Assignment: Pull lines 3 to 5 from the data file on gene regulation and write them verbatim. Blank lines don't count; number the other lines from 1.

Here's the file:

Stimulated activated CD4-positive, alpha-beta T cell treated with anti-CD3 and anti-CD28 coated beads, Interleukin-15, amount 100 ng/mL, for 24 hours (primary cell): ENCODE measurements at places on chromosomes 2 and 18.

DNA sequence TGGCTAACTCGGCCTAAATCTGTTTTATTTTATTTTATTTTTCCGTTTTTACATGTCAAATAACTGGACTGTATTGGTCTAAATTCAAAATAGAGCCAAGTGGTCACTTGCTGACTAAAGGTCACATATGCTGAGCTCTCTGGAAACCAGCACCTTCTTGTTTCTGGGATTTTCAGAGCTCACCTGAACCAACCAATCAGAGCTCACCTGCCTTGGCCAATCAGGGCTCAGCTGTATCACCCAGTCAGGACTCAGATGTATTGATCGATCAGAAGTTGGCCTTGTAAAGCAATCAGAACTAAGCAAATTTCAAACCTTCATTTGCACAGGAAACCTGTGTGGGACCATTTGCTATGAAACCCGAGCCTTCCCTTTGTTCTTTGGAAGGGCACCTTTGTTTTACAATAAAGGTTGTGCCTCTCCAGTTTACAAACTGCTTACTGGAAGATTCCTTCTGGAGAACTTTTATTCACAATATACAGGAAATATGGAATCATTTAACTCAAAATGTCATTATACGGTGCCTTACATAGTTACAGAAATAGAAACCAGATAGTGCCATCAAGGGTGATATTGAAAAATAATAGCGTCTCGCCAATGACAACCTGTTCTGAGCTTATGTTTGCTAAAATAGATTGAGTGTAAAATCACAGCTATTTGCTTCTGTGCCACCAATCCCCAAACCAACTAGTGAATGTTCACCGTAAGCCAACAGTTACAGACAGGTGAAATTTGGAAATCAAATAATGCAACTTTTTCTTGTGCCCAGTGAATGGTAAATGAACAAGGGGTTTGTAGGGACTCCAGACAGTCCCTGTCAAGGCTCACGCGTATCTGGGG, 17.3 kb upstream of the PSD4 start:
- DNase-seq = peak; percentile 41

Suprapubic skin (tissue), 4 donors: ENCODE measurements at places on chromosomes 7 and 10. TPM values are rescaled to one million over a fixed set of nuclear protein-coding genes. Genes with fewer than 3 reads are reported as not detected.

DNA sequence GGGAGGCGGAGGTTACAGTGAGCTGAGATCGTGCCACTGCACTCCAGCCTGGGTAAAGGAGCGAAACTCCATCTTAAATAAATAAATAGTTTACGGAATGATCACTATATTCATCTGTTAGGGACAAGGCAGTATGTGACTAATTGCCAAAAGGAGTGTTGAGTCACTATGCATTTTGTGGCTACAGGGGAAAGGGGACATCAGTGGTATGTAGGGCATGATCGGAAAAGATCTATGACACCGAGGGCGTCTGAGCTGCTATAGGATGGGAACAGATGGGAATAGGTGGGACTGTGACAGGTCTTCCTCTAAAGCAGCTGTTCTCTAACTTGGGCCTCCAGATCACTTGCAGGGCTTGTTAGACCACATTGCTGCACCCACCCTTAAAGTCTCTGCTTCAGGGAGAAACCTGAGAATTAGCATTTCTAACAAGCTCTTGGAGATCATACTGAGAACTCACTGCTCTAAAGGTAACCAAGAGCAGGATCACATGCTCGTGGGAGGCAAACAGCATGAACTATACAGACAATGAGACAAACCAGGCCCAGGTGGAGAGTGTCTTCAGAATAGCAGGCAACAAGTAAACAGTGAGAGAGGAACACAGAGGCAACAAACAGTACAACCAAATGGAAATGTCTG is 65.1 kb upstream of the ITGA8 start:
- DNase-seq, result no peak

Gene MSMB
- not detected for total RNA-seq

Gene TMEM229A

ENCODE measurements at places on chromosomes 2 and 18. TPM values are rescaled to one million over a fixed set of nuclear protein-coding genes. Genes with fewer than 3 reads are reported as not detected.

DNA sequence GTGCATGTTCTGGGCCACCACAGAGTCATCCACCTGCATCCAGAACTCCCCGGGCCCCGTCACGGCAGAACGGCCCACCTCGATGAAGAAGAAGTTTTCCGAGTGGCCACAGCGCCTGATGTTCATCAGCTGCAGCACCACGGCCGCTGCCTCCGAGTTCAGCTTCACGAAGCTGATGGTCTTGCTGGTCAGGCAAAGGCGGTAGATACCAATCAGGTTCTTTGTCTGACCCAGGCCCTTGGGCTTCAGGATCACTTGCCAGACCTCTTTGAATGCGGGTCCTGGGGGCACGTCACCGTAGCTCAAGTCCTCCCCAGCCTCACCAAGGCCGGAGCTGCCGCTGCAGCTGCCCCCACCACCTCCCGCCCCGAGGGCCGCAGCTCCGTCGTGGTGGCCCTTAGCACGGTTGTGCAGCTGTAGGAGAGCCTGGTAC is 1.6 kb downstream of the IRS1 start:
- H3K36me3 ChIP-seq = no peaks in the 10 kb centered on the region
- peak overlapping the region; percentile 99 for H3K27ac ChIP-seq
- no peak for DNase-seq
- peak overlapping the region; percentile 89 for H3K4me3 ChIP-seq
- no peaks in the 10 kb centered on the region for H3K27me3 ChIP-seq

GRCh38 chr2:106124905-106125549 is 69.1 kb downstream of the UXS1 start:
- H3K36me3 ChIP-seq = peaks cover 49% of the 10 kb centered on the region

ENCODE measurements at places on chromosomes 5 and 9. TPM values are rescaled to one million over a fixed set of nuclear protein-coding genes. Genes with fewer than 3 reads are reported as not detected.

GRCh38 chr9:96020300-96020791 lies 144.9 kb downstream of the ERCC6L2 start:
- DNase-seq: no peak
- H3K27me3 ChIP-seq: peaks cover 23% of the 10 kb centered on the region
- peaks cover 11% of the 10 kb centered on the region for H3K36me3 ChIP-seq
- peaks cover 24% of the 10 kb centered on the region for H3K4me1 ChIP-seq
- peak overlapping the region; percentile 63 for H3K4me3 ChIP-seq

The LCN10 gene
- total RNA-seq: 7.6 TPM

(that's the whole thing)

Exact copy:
- DNase-seq = peak; percentile 41

Suprapubic skin (tissue), 4 donors: ENCODE measurements at places on chromosomes 7 and 10. TPM values are rescaled to one million over a fixed set of nuclear protein-coding genes. Genes with fewer than 3 reads are reported as not detected.

DNA sequence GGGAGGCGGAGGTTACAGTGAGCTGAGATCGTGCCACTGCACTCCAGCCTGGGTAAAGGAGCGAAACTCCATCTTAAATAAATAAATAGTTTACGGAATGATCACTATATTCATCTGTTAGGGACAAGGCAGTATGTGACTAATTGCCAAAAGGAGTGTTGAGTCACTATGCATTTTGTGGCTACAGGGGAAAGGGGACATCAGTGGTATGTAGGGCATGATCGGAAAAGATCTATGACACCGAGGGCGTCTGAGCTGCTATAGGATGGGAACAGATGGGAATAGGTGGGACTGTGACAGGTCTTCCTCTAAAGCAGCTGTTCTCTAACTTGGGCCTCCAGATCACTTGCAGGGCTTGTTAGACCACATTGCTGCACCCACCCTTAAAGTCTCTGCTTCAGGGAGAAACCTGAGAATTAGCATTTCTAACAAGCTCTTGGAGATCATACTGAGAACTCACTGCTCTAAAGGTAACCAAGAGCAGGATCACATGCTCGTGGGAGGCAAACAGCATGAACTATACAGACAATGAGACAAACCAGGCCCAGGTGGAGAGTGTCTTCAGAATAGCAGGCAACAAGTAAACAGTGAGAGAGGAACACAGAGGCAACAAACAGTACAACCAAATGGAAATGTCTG is 65.1 kb upstream of the ITGA8 start: